As one of the most famous and beautiful capital cities in the world, Paris is obviously not cheap, in fact it’s known for being expensive. I was recently asked what we spent on our 3 day weekend to Paris before Christmas, and aside from one expensive meal (Ralph’s – it had been on the bucket list for a while), I don’t think we did too badly. I’m not one for doing things as cheap as possible when I go somewhere, I prefer to save up so when I’m there I can splash out and make the most of it. Having said that, there are definitely do-able ways to save money in Paris.
This is literally just for while you are actually in Paris, and doesn’t cover hotels. I could never couch surf, go in a hostel, or such like. There are sooooo many people who do, pro travellers and solo travellers have a great time, so I’m not knocking it at all, it just isn’t for me. But like anyone, I want to get the most out of the money I’ve saved when I do go somewhere, especially Paris.
Here’s a few tips that I recently passed on to someone who messaged me asking for help, and none of them will impact on the quality of your trip to Paris:
Money Saving Tips for Paris
From the airport, take the metro instead of an airport taxi transfer, or even a pre booked transfer. While there are some really good value private/shared transfers out there, money can definitely be saved by getting the metro. It’s easily done from the main airports in Paris and costs a fraction of the cost – €10 instead of about €65-80 depending on time and where you’re staying. One word of advice though, rush hour on the metro is not a pleasant experience. I’ve done it once and never again. If you’re arriving at any other time, it’s a good way to save money.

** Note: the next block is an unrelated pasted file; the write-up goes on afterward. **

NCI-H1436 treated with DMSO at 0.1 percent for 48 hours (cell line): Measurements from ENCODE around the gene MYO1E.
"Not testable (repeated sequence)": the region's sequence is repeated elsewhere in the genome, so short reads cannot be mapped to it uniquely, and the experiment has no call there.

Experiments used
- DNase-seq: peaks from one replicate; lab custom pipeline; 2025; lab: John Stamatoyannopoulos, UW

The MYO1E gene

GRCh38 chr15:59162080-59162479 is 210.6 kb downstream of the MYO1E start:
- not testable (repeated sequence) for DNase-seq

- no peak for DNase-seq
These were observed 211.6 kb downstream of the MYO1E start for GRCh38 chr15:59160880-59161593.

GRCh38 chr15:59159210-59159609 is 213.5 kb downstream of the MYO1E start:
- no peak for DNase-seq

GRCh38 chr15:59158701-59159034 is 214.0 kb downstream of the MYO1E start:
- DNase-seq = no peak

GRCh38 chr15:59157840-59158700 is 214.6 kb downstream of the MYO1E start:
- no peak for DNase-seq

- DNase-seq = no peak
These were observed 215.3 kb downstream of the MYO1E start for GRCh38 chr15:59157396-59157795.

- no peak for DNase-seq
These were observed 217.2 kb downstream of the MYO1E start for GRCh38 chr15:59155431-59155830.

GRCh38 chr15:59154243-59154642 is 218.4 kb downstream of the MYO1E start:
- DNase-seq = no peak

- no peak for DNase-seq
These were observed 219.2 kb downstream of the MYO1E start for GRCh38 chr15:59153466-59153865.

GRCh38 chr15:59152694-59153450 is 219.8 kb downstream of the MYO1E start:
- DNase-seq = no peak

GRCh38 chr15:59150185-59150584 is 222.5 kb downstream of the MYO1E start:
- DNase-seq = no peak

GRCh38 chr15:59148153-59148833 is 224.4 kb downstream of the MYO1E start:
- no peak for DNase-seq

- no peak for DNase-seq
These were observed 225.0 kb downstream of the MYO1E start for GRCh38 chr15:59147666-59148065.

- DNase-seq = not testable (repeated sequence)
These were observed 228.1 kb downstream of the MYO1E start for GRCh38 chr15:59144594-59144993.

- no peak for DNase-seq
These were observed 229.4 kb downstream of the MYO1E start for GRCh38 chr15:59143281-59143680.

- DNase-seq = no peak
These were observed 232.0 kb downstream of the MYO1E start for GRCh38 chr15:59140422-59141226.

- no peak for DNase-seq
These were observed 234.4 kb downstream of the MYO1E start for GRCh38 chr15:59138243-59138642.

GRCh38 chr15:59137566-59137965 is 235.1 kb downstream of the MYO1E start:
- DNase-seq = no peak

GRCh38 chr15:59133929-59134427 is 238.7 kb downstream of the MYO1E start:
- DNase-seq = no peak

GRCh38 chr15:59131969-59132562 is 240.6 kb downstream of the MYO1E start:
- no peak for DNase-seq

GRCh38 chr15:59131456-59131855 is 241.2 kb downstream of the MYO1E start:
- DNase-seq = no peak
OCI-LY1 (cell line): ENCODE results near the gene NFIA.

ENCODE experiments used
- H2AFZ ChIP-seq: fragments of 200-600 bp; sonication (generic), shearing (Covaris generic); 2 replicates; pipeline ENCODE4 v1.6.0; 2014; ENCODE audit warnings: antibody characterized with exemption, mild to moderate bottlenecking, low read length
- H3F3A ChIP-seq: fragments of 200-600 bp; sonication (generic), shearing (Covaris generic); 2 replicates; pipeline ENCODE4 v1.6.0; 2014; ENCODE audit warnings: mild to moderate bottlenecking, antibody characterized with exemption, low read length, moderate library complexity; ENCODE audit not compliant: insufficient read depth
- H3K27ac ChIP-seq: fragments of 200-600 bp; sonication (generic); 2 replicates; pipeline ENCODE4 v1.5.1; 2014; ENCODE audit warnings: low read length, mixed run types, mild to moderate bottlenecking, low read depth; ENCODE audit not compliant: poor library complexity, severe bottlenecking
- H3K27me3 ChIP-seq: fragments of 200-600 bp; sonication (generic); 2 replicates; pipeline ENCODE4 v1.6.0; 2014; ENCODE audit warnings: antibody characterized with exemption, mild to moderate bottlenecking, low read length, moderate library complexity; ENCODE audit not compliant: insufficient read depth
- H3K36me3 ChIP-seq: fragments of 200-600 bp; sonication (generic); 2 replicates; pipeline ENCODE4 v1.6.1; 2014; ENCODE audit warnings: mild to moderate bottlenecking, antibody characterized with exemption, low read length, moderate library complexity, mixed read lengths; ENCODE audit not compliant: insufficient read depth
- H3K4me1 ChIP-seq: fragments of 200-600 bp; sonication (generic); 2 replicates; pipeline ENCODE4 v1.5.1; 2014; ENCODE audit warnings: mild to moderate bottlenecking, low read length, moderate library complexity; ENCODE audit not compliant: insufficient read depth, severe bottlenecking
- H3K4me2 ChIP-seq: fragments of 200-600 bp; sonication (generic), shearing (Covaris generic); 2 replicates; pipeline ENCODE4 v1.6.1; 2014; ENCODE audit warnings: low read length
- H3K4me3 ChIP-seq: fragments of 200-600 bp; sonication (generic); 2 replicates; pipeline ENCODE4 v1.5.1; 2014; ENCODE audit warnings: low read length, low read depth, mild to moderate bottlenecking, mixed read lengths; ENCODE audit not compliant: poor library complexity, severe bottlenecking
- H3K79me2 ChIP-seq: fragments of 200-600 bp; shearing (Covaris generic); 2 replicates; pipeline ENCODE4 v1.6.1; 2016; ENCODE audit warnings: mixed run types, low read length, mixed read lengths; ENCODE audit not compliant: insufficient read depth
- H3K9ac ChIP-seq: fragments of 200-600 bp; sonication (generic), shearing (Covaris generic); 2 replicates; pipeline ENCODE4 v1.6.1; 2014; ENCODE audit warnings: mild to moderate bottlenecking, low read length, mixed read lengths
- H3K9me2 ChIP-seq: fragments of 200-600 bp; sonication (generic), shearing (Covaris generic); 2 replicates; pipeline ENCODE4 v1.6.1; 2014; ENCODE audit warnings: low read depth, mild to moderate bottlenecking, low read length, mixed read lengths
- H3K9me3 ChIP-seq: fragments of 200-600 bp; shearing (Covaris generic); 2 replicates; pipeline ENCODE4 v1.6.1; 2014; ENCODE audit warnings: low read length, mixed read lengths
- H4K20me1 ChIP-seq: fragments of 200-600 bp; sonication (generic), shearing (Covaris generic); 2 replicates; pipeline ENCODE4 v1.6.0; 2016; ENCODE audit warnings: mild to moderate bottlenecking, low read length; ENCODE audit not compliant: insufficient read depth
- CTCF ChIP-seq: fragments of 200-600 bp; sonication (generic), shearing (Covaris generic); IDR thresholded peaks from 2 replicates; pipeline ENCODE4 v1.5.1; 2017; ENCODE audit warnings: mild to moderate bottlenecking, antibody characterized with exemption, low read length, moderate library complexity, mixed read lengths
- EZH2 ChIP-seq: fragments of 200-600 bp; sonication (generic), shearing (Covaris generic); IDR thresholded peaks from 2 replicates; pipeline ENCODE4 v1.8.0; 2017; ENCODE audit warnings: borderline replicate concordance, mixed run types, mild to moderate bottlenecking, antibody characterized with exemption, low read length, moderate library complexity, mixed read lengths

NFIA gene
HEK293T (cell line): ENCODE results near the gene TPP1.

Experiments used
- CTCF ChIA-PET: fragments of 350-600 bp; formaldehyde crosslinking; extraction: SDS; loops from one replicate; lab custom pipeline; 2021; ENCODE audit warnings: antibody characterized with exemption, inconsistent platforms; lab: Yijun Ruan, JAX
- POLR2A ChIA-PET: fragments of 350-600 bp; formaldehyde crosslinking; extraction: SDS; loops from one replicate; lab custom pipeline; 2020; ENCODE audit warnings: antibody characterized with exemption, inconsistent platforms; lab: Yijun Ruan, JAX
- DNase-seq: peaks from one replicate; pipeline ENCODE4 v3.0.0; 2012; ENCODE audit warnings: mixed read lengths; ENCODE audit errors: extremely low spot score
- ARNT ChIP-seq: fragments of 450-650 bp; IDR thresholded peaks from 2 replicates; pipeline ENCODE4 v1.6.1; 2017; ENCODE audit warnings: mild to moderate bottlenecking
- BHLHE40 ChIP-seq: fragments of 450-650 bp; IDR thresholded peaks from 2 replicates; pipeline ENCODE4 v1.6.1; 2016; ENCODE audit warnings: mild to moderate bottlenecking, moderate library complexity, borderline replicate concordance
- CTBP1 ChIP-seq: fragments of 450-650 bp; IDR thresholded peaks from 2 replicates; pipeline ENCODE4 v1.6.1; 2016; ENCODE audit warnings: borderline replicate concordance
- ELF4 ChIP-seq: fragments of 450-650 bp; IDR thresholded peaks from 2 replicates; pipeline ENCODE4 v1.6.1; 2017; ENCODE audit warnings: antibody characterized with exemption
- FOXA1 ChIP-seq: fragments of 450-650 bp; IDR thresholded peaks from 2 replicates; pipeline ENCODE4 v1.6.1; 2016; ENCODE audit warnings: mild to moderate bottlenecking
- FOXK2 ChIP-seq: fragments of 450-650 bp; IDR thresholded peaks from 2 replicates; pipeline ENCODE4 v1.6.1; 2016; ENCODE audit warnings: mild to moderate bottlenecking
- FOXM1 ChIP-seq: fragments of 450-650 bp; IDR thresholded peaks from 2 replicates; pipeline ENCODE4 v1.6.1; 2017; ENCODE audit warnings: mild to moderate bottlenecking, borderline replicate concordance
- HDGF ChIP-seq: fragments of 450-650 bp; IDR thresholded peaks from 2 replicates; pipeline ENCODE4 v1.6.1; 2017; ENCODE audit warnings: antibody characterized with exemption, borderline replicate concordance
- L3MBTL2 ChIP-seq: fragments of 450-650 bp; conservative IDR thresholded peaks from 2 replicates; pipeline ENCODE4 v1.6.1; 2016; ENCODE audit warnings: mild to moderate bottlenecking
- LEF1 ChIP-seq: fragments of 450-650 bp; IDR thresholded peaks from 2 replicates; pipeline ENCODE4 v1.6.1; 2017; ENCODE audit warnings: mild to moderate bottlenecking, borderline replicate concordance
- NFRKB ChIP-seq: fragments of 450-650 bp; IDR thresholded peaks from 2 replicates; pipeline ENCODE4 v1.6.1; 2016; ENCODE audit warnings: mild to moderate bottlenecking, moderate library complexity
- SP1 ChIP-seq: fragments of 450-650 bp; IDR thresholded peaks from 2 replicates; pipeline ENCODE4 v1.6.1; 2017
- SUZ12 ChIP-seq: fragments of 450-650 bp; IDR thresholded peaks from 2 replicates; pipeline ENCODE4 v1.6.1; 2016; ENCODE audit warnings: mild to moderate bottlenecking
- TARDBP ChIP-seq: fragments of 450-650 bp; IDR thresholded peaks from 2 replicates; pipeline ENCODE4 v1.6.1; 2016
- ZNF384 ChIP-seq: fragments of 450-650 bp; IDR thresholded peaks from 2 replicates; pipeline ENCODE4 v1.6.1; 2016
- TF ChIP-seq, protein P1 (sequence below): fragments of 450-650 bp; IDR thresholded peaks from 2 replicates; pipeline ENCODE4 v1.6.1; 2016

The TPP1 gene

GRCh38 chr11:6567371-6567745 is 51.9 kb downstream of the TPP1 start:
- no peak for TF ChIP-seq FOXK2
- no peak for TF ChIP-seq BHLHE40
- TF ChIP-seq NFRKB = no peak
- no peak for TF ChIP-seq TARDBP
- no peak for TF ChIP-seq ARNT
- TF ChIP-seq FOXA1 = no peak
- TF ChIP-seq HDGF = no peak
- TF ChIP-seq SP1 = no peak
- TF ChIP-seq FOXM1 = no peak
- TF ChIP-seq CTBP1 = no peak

Buy a Batobus one or two day pass. The Batobus is my favourite way to get around the main central sights of Paris, and the circuit around the Seine includes stops at the Louvre, Notre Dame, Eiffel Tower, Musee D’Orsay and to name a few. The passes have unlimited use for the time you get them for, and are both time and money saving when getting about. Also, you get to see Paris from the river, amazing. At €17 for one day, or €19 for two days, it will save you a fortune in taxi fares, and time if you are only there a short amount of time.
This obviously brings me on to the tourist sights themselves. Many of them are free to simply go and see. You can walk around Notre Dame, the gardens around the Eiffel Tower, and the outside of the Louvre and pyramids free of charge.
If you want to go up the Eiffel Tower, up the towers to see the gargoyles of Notre Dame, or into the museums obviously this is going to cost you, but buying tickets in advance online will save you a few euros here and there. Also do some research into the museums if you want to go to a few. Many are part of a museum pass scheme that will get you a reduced price for entry into more than one. In addition to that there are some free museum days, usually Sundays early on in the month.